Our challenge is to continue to care, to understand that we have a duty to contribute...


Johannesburg, 20 Jul 2018

As we celebrate Madiba's centenary, we reflect on his words, desires and wishes for Africa. To me and many of my peers, he represented hope, inspired trust, triggering and nurturing a collective caring and belonging that gave South Africans like me an identity, says Anujah Bosman CEO of Chillisoft.

So, although there is an urgency of the fourth industrial revolution and a challenge of technology, technology itself is not a threat. Our inadequate preparation in developing a skilled workforce that can solve complex problems, in a manner that benefits our society, is the threat.

Why is our preparation inadequate? What is needed to solve complex problems? How do we solve problems to benefit society? These are the fundamental questions that every leader and manager should be reflecting on? We are facing an uncertain future, an inadequate supply of good software skills, yet we continue to adopt training methods that we know are unsustainable and that don't work.

Somewhere along the way, the shortage of good software development skills has become synonymous with job creation. This is a fallacy as they are two fundamentally different issues. The creation and nurturing of good software development skills requires a paradigm shift in the way we view software developers and our accountabilities for written software.

The continued focus on a technology approach alone propagates a silo mentality that is experienced in software development. This approach is largely devoid of context and impact and is usually driven by an urgency to increase profit. Skills development that only focuses on technology is dangerous, given the power, capability and susceptibility to misuse technology. Typical examples of software, with impressive technology that has gone wrong, includes racist chatbots, self-driving cars running red robots, cyber attacks, invasive data collection, etc.

It is absolutely critical that we understand that software developers are not coders. Business and the world has changed from the engineering mindset that demanded predictability and upfront design. These days, software developers are the individuals who are tasked with solving wicked problems creatively using very powerful technology.

Software developers already know how to code, and they know how to make complex code reliable. However, Nancy Leveson stated that "software engineers don't understand the problem they are trying to solve, and don't care to". She also stated that "virtually all systems contain humans, but engineers are often not taught much about human factors and draw convenient boundaries around the technical components, focusing their attention inside these artificial boundaries".

These statements remain true today. This lack of caring about the impact we make on society is deeply ingrained in our society and in business. However, now with the adoption of CSI, triple bottom line reporting and shared value, it makes good business sense to care about our ecosystem. In the knowledge work ecosystem, this means caring about the supply of good software development skills and the untapped opportunities of markets that are now accessible.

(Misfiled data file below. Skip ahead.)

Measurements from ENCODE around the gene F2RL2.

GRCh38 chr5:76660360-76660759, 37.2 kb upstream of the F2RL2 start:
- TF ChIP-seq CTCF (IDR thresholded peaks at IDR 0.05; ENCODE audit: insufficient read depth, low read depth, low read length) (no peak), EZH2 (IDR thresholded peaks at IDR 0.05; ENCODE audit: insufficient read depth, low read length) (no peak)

In order to prepare for the future, businesses must, at a minimum, start instilling a software developer mindset and professionalism to equip individuals to solve complex problems. Technical training for software developers includes soft skills, an understanding of the development environment and DevOps, technical skills and practices. Some of the essential soft skills that are already required in business require an understanding of ethics, IP, privacy and social context. Other critical skills that are needed consist of problem-solving, teamwork, adaptability and the ability to learn.

Upskilling software developers to be equipped for the future requires on-the-job practice and embedding practices and behaviour that builds thinking frameworks for a software developer. Training in these areas, furthers professionalism and, more importantly, starts creating meaning and the need to contribute to a purpose that is greater than themselves.

Training software developers to be software professionals means creating a self-awareness of their cognitive abilities, the views they hold and their people skills they exhibit under varying degrees of stress. It is these traits that shape software professionalism that is required to create utilitarian value to benefit society.

Don't get lost in the hype of the fourth industrial revolution and leading-edge technology such as block chain. Don't write off the hype and believe you have time and the advancing technology, and that shifts in society are a long way away. As pragmatic businesses, we currently have the ability to start the upskilling process by re-orienting software training from technology specific to being solution focused.

Contact Chillisoft today so we can assist your team in understanding and practising software professionalism.

Chillisoft believes software professionalism is about making a contribution to society. We strive to promote a sense of meaning so that the individuals who craft the code are imbued with a sense of ethics and caring.

Editorial contacts
Chillisoft Solution Services Mbali.Msweli@chillisoft.co.za
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